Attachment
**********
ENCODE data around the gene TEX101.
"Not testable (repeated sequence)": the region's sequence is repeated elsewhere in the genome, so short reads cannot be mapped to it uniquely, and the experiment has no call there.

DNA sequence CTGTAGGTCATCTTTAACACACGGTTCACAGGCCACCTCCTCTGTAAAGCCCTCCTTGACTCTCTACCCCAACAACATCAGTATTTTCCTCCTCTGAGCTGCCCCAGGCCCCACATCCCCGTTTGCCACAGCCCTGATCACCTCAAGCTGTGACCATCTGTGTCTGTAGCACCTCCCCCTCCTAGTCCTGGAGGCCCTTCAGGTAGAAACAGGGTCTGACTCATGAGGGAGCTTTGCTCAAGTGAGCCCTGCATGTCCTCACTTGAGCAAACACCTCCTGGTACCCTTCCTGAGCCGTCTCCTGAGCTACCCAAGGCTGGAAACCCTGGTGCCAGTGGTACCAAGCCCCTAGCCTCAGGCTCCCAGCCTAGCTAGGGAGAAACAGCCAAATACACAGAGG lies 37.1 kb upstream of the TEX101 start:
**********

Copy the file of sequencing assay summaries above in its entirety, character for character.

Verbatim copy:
ENCODE data around the gene TEX101.
"Not testable (repeated sequence)": the region's sequence is repeated elsewhere in the genome, so short reads cannot be mapped to it uniquely, and the experiment has no call there.

DNA sequence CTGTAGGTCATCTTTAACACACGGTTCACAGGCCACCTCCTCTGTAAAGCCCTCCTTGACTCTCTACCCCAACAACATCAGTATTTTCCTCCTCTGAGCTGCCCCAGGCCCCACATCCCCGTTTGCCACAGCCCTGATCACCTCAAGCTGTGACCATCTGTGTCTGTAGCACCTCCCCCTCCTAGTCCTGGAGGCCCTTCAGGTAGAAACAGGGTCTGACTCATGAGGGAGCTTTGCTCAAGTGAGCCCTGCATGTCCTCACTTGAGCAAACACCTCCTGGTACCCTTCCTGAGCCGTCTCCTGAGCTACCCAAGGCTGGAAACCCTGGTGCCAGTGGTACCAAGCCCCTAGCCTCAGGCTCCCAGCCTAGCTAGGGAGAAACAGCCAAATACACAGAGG lies 37.1 kb upstream of the TEX101 start: